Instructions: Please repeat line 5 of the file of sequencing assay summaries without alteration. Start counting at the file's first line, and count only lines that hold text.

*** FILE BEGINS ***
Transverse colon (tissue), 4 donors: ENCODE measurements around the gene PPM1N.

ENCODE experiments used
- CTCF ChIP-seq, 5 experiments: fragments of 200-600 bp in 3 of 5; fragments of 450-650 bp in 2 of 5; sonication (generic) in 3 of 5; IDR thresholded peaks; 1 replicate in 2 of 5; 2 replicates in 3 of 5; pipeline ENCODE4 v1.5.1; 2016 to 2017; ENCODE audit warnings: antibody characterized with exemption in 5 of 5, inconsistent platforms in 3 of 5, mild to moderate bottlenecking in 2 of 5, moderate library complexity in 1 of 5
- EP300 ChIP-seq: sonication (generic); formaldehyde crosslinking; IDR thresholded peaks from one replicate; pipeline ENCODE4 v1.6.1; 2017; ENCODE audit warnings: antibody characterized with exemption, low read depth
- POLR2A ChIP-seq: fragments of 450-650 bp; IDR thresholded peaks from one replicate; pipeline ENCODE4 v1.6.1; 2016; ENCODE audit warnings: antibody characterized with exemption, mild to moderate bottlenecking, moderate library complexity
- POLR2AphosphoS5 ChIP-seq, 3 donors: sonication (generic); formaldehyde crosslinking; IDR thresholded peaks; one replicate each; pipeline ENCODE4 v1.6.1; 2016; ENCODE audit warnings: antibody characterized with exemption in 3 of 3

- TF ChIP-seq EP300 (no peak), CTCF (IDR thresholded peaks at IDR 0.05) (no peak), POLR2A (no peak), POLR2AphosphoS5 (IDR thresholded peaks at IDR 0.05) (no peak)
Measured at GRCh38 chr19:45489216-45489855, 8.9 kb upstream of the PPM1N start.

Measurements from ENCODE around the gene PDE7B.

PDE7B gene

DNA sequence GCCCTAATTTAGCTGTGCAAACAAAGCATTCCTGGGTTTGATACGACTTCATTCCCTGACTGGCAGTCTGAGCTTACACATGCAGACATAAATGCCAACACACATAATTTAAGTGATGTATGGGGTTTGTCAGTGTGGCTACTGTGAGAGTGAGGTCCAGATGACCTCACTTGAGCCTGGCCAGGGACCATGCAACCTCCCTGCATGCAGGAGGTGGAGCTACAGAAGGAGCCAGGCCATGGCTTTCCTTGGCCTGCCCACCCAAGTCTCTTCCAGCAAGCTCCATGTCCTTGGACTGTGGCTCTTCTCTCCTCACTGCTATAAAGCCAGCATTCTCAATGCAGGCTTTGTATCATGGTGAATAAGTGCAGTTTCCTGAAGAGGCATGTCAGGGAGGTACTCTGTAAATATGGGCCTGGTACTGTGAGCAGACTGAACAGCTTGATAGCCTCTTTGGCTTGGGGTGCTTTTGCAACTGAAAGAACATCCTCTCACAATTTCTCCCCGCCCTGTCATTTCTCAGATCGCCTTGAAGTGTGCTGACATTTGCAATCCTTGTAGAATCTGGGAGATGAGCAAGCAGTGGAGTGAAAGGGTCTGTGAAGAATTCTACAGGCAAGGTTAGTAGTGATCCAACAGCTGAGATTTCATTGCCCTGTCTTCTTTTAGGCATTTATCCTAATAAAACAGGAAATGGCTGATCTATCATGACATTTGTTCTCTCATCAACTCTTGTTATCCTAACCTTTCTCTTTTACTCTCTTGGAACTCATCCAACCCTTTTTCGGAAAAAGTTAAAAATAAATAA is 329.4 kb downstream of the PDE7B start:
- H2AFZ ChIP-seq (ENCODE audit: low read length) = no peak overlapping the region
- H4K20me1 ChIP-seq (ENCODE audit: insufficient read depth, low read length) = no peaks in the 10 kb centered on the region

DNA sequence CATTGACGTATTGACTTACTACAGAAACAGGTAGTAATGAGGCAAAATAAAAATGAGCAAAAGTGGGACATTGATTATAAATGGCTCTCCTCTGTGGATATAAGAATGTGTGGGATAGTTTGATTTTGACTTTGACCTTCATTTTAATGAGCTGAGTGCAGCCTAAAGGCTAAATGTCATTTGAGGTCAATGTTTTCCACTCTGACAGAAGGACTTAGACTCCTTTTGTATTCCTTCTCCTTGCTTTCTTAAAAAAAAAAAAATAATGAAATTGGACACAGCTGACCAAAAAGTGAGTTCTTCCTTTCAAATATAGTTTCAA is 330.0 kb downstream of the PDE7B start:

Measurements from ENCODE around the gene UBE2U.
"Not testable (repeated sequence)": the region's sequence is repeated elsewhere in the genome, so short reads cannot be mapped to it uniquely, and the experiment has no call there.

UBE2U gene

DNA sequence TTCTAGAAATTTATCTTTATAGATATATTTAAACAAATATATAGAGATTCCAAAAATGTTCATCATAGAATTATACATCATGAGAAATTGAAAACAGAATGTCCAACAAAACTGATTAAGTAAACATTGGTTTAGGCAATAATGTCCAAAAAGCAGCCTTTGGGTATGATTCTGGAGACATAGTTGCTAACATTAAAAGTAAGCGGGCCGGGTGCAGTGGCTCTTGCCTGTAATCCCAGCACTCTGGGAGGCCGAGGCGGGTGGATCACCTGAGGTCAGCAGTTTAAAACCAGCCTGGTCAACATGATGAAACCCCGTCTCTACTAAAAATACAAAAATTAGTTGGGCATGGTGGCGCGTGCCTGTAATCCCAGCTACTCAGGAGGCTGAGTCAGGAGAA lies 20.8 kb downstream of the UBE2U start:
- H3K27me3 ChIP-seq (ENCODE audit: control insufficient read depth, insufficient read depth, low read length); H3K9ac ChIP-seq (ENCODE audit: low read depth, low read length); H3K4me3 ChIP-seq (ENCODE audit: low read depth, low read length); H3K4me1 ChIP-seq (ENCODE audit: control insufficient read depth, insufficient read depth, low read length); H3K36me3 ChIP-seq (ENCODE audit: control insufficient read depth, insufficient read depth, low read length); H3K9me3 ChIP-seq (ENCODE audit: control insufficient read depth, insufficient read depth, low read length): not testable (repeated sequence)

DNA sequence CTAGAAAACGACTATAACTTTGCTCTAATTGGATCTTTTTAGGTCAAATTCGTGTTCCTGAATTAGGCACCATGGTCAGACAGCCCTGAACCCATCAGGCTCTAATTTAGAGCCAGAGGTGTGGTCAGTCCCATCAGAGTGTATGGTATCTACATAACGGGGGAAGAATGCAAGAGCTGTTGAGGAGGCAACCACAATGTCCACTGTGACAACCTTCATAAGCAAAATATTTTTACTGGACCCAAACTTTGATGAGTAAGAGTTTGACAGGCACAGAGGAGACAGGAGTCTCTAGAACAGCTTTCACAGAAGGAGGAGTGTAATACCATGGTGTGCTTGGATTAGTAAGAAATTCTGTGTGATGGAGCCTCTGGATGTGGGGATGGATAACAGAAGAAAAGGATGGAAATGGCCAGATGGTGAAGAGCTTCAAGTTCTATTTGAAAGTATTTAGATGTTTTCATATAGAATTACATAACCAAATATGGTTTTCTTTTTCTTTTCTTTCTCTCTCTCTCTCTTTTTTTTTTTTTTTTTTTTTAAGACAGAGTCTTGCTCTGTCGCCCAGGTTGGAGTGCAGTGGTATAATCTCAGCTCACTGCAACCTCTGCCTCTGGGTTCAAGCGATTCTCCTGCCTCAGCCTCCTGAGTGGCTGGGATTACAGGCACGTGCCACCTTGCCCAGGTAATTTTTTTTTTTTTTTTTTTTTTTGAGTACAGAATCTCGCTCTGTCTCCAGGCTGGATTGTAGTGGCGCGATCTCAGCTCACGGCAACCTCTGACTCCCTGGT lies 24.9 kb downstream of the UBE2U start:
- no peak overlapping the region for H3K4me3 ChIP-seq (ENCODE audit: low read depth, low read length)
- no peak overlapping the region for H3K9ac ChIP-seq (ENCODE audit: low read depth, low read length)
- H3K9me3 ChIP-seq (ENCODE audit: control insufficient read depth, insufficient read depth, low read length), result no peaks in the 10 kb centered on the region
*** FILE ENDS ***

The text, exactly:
- POLR2A ChIP-seq: fragments of 450-650 bp; IDR thresholded peaks from one replicate; pipeline ENCODE4 v1.6.1; 2016; ENCODE audit warnings: antibody characterized with exemption, mild to moderate bottlenecking, moderate library complexity